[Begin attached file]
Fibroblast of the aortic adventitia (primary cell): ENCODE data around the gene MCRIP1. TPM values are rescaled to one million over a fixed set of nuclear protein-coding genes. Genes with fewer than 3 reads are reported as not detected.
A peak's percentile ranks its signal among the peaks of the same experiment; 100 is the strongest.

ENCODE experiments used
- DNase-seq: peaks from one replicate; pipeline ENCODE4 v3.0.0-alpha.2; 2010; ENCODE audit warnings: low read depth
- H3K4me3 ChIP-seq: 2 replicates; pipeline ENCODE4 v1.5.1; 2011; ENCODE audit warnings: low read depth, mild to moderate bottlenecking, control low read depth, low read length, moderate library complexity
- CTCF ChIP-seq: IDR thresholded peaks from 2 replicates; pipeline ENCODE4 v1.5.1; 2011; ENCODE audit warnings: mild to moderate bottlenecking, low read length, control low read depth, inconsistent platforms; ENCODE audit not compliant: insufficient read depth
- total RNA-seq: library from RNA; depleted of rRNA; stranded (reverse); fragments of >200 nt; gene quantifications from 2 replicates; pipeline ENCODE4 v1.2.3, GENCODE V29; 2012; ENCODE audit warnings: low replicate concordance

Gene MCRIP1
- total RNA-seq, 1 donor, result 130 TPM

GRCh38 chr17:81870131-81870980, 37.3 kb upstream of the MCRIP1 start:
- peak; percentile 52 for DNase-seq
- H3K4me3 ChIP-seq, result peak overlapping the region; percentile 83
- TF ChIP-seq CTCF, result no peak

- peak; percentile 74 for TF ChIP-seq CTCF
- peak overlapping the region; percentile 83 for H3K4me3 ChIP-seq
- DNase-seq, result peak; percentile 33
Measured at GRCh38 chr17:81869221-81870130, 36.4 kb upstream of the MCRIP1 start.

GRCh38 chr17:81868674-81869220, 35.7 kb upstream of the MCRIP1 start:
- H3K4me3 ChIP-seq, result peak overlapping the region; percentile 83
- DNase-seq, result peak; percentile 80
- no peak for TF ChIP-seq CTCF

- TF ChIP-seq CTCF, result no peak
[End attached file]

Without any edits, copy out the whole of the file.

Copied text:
Fibroblast of the aortic adventitia (primary cell): ENCODE data around the gene MCRIP1. TPM values are rescaled to one million over a fixed set of nuclear protein-coding genes. Genes with fewer than 3 reads are reported as not detected.
A peak's percentile ranks its signal among the peaks of the same experiment; 100 is the strongest.

ENCODE experiments used
- DNase-seq: peaks from one replicate; pipeline ENCODE4 v3.0.0-alpha.2; 2010; ENCODE audit warnings: low read depth
- H3K4me3 ChIP-seq: 2 replicates; pipeline ENCODE4 v1.5.1; 2011; ENCODE audit warnings: low read depth, mild to moderate bottlenecking, control low read depth, low read length, moderate library complexity
- CTCF ChIP-seq: IDR thresholded peaks from 2 replicates; pipeline ENCODE4 v1.5.1; 2011; ENCODE audit warnings: mild to moderate bottlenecking, low read length, control low read depth, inconsistent platforms; ENCODE audit not compliant: insufficient read depth
- total RNA-seq: library from RNA; depleted of rRNA; stranded (reverse); fragments of >200 nt; gene quantifications from 2 replicates; pipeline ENCODE4 v1.2.3, GENCODE V29; 2012; ENCODE audit warnings: low replicate concordance

Gene MCRIP1
- total RNA-seq, 1 donor, result 130 TPM

GRCh38 chr17:81870131-81870980, 37.3 kb upstream of the MCRIP1 start:
- peak; percentile 52 for DNase-seq
- H3K4me3 ChIP-seq, result peak overlapping the region; percentile 83
- TF ChIP-seq CTCF, result no peak

- peak; percentile 74 for TF ChIP-seq CTCF
- peak overlapping the region; percentile 83 for H3K4me3 ChIP-seq
- DNase-seq, result peak; percentile 33
Measured at GRCh38 chr17:81869221-81870130, 36.4 kb upstream of the MCRIP1 start.

GRCh38 chr17:81868674-81869220, 35.7 kb upstream of the MCRIP1 start:
- H3K4me3 ChIP-seq, result peak overlapping the region; percentile 83
- DNase-seq, result peak; percentile 80
- no peak for TF ChIP-seq CTCF

- TF ChIP-seq CTCF, result no peak